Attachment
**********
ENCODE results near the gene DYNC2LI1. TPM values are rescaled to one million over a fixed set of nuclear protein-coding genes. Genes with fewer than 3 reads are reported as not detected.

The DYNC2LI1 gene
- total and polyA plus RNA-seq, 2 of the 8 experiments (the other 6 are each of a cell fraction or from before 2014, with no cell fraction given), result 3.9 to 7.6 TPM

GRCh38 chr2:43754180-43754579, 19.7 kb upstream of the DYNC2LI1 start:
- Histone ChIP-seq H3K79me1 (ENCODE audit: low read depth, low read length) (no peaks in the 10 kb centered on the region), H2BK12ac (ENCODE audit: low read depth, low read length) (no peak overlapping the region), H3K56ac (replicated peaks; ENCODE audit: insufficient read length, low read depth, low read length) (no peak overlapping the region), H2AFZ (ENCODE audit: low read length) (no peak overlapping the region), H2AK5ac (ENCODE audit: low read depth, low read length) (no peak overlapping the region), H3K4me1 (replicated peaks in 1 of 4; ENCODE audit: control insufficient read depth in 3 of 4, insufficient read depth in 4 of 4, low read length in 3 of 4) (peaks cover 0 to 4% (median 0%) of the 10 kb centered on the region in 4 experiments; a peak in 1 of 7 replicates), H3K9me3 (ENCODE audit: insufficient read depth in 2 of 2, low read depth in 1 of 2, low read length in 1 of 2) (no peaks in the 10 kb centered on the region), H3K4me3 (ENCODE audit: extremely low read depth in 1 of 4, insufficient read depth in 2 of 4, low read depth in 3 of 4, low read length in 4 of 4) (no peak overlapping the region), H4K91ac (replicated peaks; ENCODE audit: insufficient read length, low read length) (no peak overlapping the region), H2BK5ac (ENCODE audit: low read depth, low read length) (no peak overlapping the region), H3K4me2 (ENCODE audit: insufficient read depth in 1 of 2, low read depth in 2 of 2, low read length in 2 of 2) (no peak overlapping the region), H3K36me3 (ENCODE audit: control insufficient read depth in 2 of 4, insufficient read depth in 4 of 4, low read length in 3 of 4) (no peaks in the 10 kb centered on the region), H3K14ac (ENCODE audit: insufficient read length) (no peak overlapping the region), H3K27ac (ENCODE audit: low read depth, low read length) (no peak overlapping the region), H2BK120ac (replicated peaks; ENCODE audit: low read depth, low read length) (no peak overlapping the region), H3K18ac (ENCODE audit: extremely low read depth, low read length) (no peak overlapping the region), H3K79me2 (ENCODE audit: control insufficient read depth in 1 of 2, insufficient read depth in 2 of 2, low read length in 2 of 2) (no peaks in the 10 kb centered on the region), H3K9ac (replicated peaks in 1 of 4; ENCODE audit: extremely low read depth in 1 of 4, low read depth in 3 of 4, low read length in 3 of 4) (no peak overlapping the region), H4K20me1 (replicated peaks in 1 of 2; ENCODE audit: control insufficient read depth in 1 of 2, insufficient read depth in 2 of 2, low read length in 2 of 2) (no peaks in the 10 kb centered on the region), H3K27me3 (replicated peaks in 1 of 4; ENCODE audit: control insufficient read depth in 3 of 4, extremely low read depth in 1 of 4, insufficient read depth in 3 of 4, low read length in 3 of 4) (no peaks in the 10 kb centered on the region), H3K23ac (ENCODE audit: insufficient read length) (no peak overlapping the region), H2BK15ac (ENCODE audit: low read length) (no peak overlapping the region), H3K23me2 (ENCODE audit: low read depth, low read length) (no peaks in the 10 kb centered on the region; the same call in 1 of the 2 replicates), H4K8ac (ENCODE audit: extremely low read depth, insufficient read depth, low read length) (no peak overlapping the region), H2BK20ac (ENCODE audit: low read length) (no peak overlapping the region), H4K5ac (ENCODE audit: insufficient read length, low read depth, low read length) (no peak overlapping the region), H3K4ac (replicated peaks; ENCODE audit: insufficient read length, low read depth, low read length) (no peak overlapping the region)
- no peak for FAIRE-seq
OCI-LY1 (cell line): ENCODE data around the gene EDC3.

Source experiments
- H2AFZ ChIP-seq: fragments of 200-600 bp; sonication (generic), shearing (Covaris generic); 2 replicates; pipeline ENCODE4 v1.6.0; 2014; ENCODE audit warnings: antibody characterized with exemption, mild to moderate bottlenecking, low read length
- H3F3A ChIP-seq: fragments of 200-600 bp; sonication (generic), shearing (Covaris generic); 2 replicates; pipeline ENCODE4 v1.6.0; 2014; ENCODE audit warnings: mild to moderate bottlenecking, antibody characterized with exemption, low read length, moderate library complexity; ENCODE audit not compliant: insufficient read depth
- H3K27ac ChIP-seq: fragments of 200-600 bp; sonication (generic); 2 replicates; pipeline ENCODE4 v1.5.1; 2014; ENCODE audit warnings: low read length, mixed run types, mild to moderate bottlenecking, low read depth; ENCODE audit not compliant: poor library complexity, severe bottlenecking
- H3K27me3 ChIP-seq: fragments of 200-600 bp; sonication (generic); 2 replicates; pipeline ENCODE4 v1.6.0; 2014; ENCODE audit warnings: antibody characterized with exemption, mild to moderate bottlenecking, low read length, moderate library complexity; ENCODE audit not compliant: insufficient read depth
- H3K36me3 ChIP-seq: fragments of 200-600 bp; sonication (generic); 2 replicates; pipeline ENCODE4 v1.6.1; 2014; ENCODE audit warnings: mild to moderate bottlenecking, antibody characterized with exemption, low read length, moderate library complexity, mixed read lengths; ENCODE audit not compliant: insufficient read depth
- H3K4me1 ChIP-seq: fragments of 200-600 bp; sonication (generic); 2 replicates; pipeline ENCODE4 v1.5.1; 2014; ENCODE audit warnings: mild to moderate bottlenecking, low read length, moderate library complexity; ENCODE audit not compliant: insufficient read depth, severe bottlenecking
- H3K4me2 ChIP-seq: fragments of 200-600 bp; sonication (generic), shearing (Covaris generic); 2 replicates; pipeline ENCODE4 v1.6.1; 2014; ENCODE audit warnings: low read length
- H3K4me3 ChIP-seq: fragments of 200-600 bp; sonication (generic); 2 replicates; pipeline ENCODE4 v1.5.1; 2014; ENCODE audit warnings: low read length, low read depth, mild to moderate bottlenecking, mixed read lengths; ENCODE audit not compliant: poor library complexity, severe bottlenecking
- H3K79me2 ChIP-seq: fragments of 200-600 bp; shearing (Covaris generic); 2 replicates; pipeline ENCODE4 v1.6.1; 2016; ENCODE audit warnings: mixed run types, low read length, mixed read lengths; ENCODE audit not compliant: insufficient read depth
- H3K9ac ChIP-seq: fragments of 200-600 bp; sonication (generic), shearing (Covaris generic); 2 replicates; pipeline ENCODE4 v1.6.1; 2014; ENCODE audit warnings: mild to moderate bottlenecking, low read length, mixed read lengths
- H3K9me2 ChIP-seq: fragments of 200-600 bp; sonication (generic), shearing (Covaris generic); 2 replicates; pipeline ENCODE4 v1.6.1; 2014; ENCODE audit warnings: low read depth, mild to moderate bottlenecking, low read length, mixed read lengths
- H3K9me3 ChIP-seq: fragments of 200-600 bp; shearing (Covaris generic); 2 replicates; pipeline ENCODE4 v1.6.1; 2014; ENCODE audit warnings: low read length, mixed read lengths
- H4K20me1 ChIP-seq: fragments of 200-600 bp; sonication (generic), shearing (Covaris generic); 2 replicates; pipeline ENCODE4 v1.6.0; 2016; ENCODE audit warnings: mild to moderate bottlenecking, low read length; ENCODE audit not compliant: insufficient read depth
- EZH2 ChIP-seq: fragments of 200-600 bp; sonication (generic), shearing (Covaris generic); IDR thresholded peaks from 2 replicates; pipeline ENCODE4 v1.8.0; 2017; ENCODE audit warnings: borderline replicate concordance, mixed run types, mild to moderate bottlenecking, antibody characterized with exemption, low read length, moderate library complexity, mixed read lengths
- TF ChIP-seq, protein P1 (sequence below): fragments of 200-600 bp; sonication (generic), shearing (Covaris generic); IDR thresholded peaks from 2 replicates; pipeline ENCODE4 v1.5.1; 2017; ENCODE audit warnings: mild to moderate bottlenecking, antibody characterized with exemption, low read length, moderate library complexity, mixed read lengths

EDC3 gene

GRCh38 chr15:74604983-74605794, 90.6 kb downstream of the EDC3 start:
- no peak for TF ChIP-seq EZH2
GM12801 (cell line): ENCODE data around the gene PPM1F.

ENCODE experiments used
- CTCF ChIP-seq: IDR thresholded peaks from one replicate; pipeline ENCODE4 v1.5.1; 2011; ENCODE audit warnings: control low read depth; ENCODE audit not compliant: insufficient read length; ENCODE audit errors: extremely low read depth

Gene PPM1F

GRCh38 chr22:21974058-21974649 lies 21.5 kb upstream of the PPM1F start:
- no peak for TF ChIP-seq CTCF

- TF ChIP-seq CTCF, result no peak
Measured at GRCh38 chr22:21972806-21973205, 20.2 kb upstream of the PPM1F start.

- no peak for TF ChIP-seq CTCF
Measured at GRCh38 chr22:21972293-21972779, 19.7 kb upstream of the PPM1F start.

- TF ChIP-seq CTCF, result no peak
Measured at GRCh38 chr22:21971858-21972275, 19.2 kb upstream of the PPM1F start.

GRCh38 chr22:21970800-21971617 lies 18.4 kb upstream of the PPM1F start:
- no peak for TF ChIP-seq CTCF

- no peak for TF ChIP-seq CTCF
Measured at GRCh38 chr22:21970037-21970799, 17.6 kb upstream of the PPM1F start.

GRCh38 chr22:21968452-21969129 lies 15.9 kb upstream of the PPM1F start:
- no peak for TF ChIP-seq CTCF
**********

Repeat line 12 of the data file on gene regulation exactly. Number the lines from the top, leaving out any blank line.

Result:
- H3K27me3 ChIP-seq: fragments of 200-600 bp; sonication (generic); 2 replicates; pipeline ENCODE4 v1.6.0; 2014; ENCODE audit warnings: antibody characterized with exemption, mild to moderate bottlenecking, low read length, moderate library complexity; ENCODE audit not compliant: insufficient read depth